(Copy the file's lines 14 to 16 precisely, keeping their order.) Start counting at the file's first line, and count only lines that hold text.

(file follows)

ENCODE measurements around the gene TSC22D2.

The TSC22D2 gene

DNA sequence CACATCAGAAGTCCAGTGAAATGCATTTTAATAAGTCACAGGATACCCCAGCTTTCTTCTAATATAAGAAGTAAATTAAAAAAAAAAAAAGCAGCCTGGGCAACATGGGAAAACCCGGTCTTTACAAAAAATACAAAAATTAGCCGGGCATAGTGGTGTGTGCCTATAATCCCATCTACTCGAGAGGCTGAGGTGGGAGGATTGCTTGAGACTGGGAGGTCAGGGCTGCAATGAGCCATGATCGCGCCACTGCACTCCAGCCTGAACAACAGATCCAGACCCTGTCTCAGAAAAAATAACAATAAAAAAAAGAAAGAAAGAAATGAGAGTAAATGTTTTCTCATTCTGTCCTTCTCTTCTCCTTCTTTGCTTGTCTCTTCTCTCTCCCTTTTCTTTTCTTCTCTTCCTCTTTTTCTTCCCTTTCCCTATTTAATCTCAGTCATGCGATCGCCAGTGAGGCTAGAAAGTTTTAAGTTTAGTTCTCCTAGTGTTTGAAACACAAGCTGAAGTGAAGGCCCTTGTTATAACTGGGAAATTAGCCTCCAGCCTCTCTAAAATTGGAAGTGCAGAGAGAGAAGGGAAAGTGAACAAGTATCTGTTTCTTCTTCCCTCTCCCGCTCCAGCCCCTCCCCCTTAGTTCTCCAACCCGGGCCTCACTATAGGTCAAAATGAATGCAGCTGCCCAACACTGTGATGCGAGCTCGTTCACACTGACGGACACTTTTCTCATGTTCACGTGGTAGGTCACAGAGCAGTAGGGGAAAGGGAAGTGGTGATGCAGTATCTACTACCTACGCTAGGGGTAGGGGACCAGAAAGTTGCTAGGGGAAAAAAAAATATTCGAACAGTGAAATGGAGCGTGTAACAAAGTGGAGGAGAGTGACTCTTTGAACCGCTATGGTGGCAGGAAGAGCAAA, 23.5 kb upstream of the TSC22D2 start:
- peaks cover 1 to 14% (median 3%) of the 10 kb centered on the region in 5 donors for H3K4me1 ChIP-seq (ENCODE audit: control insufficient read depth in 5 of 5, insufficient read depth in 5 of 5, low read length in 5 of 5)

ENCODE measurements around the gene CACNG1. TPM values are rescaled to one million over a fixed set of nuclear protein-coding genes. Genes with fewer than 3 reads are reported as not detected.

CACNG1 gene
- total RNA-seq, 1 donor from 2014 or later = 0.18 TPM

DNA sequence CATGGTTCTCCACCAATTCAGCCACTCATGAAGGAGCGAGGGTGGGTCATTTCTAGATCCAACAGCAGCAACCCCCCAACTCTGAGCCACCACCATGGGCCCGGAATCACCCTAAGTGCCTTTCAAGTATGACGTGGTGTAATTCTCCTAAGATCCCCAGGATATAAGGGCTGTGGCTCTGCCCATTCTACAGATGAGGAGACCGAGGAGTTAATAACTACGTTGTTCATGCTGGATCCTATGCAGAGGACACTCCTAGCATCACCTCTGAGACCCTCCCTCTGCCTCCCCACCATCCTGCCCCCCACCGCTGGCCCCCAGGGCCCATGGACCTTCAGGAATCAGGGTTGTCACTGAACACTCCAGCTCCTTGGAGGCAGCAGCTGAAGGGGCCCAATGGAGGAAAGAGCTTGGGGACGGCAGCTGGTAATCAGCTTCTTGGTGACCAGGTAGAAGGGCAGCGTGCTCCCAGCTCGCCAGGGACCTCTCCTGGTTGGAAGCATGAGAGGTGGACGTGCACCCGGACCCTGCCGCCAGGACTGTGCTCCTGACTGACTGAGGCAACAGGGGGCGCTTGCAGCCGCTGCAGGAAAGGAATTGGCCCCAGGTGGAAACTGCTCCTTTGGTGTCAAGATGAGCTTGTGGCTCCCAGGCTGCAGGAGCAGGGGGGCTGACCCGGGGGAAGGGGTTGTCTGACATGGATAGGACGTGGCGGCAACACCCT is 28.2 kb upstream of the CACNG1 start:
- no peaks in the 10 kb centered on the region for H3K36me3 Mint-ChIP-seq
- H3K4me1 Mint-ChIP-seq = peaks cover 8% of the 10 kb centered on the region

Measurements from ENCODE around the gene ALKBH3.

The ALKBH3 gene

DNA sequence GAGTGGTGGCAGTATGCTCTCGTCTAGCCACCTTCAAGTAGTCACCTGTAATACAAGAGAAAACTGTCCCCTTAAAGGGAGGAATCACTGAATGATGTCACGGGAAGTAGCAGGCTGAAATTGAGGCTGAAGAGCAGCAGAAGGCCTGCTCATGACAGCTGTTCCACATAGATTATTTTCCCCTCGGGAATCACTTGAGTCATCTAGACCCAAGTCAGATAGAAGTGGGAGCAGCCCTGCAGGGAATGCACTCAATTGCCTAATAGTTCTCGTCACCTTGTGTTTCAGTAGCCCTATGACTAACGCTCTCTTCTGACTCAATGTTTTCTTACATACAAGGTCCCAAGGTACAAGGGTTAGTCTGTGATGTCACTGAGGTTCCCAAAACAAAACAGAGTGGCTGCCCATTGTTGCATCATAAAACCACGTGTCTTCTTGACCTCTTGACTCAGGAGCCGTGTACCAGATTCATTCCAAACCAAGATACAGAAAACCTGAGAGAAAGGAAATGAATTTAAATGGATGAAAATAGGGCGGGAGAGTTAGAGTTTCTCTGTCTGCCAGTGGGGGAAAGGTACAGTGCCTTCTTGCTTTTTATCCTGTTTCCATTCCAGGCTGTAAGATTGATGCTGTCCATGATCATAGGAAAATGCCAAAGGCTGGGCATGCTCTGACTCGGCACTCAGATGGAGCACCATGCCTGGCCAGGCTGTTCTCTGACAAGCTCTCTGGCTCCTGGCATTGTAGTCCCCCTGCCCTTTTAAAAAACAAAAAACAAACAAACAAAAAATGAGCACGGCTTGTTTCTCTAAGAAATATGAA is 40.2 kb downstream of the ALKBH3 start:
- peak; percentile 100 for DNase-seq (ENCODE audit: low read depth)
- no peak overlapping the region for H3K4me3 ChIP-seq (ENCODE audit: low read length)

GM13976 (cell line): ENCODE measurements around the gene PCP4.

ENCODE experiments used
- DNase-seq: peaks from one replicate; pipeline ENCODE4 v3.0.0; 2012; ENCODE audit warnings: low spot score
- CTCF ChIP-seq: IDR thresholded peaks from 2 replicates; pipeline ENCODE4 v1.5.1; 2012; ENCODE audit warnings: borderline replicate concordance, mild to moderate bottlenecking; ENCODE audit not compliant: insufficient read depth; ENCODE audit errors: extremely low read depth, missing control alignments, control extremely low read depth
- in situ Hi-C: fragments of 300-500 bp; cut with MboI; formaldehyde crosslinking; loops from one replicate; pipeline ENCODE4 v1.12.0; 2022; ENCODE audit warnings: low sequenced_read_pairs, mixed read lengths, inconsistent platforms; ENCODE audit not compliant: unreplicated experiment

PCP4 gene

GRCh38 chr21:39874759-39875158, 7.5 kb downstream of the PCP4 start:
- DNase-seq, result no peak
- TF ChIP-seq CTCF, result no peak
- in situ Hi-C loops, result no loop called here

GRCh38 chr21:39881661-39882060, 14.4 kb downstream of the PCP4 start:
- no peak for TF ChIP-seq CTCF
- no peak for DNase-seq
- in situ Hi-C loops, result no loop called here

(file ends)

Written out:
- peak; percentile 100 for DNase-seq (ENCODE audit: low read depth)
- no peak overlapping the region for H3K4me3 ChIP-seq (ENCODE audit: low read length)

GM13976 (cell line): ENCODE measurements around the gene PCP4.